Thursday, May 19, 2011

One good story for every two written.

Lately, as my friend J.M. Martin will attest, it usually takes me a few tries before I get a story right. And even then, it is hardly right. But it is at least good enough to submit by that time. Unfortunately, the only way to shorten that time--to really get to the meat of the story after some lengthy experimentation--is just to practice and get better.

A recent example. I labored over a 7,000 + word story that started out with a group of adventurers standing in front of a cave, about to embark upon some dungeon capers. It wasn't a horrible idea, specifically because I wanted to work on character interaction, dialogue and flow. It was an exciting story with the typical dungeon humor, two battles and an interesting ending.

But something bothered me about the story. For one, the length. Nothing wrong with a longer story--if you can get past the cliche premise--but it just seemed like I was beating around the bush about something. My character interaction was fun, but it just did not seem did not make me feel anything. One of the characters screamed at me "you've only just scratched my surface!"

Who am I not to listen?

So I started again...right in the middle of the story, with a burst of revelation from one of the characters. I then found it necessary to have only one battle sequence, and my screaming character was next appeased. I ended up with a new story that was around 3,500 words; it was more serious and more real to me.

I realized then that the original story was simply an exercise to get to know my characters better. What a way to do that! Hours and hours spent writing only to realize that it needed to be redone.

The lesson is that there is nothing wrong with spending some time with the story in your head before spouting words. Mediate on it, sleep on it, or do whatever it takes to sniff out the real story.

Friday, May 13, 2011

Facebooking our virtual tombstones?

Facebook is like the iPod shuffle feature. One minute you are just cruising along, and then BAM, a crazy friend requests hits you smack in the face. Sometimes, it's a blast from the past, someone you liked or at least got along with who evokes old memories that may have dropped on your brain's selective retention list.

The most fascinating aspect is that as we get older, people on our friends list will start to pass away (some may have already), yet their pages will remain as a tribute to their memories; virtual tombstones, if you will.

Right now, sites of those who have passed away are still available online due to privacy concerns that keep anyone from actually accessing and deleting the accounts. But there is some indication that the creators of social networking sites have already begun preparing for the future and may offer family members of the deceased the option to take down the site or keep it up forever.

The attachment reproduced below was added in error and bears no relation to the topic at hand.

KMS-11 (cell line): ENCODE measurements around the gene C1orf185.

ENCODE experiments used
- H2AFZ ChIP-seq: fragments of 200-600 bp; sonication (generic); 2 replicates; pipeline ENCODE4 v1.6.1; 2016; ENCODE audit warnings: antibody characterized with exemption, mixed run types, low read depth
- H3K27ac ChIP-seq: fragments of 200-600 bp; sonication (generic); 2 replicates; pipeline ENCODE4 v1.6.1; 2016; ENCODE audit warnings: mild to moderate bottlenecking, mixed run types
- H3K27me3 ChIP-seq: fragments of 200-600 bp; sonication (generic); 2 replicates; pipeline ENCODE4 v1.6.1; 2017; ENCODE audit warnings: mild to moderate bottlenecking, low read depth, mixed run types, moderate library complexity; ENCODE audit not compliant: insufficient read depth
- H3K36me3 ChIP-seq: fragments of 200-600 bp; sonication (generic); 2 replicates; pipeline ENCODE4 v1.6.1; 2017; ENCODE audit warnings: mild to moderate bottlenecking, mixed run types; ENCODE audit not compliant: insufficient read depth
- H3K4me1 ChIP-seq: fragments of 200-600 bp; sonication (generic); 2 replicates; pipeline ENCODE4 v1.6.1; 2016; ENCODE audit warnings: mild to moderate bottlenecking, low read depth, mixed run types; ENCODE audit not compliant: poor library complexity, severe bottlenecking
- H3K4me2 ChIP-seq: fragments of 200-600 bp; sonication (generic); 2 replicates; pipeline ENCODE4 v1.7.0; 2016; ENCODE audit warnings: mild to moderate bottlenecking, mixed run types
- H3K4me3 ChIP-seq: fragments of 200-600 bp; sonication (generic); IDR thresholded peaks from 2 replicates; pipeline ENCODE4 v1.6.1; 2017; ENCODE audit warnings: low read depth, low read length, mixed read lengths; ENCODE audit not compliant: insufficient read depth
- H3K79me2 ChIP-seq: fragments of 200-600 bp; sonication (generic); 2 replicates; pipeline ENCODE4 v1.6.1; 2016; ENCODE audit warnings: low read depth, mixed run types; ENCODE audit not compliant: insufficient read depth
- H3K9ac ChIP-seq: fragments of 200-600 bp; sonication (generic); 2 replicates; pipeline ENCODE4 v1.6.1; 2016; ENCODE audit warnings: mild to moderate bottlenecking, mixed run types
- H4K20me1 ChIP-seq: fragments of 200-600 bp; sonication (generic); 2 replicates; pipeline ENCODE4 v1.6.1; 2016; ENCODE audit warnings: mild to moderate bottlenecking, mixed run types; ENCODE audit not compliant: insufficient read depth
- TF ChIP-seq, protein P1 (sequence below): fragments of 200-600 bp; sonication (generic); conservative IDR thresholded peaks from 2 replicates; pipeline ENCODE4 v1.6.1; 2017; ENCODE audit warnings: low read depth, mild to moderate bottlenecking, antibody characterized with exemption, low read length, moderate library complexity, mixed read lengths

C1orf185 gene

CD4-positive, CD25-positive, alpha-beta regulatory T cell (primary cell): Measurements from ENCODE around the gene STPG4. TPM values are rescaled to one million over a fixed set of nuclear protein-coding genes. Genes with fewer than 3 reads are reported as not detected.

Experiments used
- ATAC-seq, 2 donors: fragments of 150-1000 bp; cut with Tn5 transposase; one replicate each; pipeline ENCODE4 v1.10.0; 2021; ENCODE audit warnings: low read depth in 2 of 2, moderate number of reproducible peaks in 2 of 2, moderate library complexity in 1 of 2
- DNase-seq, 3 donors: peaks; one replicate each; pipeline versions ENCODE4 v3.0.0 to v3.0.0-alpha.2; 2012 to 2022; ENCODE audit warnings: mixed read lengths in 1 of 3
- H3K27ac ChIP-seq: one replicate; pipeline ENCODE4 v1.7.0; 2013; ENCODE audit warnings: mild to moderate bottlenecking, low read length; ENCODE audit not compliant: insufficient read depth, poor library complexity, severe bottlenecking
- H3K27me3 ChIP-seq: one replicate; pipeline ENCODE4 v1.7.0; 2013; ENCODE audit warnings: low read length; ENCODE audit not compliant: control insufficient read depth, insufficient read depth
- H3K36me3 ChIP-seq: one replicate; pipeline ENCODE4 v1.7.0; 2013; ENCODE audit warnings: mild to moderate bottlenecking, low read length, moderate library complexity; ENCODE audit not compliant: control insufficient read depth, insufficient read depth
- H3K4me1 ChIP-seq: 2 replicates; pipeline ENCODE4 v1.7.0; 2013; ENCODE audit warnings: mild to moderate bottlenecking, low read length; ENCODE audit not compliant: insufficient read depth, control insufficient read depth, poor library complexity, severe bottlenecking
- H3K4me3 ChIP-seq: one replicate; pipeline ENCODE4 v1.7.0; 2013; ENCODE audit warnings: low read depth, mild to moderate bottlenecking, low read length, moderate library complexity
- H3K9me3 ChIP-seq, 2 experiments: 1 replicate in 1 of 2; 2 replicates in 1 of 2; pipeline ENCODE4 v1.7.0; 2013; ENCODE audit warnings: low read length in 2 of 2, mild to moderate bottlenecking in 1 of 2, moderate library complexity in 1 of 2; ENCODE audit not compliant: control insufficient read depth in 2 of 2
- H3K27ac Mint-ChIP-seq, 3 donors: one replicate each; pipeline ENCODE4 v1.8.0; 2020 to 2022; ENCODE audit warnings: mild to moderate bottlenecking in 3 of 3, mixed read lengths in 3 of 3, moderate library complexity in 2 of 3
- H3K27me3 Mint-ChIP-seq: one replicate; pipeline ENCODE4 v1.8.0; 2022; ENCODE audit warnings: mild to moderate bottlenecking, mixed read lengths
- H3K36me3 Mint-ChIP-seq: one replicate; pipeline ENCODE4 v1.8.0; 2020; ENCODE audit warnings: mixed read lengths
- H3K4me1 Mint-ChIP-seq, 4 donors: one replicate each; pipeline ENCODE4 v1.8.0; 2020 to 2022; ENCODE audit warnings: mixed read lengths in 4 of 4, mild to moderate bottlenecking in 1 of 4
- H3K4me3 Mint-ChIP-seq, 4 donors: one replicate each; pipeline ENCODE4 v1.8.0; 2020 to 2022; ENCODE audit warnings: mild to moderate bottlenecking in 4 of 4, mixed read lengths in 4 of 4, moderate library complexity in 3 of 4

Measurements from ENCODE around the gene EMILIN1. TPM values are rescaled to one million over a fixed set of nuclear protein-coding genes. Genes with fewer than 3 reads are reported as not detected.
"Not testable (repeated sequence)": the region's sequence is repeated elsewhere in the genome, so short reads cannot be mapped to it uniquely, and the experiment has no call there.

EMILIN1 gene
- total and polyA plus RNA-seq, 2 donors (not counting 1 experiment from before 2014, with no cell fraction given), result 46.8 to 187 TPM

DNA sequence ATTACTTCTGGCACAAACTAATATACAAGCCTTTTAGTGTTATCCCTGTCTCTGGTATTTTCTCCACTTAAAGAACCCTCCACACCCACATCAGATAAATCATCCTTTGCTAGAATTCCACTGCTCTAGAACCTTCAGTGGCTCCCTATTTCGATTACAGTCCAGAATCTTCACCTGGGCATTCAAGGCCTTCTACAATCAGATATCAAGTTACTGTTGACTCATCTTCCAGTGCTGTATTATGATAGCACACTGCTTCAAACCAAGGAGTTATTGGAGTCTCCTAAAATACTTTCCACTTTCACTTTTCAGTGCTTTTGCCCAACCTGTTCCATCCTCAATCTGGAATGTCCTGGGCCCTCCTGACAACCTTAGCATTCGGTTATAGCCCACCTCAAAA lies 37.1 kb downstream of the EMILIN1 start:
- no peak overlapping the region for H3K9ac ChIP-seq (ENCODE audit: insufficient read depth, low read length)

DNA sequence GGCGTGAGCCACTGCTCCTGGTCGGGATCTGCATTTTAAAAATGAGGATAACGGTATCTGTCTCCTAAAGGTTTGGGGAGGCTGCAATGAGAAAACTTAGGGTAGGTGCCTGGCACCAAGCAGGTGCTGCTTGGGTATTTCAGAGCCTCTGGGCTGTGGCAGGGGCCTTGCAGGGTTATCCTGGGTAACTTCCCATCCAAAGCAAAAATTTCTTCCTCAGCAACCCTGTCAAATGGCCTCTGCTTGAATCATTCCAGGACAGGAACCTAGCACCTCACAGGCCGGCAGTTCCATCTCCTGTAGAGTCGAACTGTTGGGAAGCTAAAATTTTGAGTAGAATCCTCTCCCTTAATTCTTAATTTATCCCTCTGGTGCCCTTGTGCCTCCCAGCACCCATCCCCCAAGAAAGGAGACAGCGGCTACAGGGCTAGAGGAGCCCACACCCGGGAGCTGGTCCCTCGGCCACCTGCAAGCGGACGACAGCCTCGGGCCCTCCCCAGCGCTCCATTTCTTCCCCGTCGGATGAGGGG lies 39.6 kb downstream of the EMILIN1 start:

I think it is a great idea to leave these sites up. Whether you would like to visit the site of a deceased friend in silence, or would like to leave a comment, the opportunity would be available. How cool would it be to leave a comment recounting some old memory for everyone to see and be a part of?

When you think about the billions of people who have gone before us, forgotten, with no records of their existence whatsoever, social networking seems like a bit of a miracle, giving us some modicum of immortality. Chalk one up for the little guy.

Monday, May 2, 2011

I drank a shot of 1792 the day Bin Laden died.

I'm not a political person. Not that I don't have an opinion or don't care, I just do not see the point in expressing my political opinion every five minutes given the lines that currently divide our country, and the heat associated with being on a specific "team." Following politics too closely is usually a disappointing and emotionally draining exercise for me, so I just do not do it. I think a lot of writers feel the same way. Besides, political discussions do not go over well at parties. So, in the past 8 months I have not watched the news for more than ten minutes. That is, until last night when I heard that Bin Laden was dead.

I initially found out about Bin Laden's death through FaceBook, proving that my vigilant friends will always bring the "big issues" to my attention and reinforcing that I can continue to ignore the news.

Maybe this will become a political issue in the upcoming election, but for just one night we put politics aside. Both the Bush and Obama administrations encouraged our CIA agents to continue to hunt for Bin Laden, and that is all I need to know. Those agents (whose names we'll never know) were the ones who made the biggest difference. I do give props to our president for making an extremely gutsy decision in authorizing this attack.

The simple truth is that Bin Laden got the ass-kicking he had coming, and it had nothing to do with politics in America.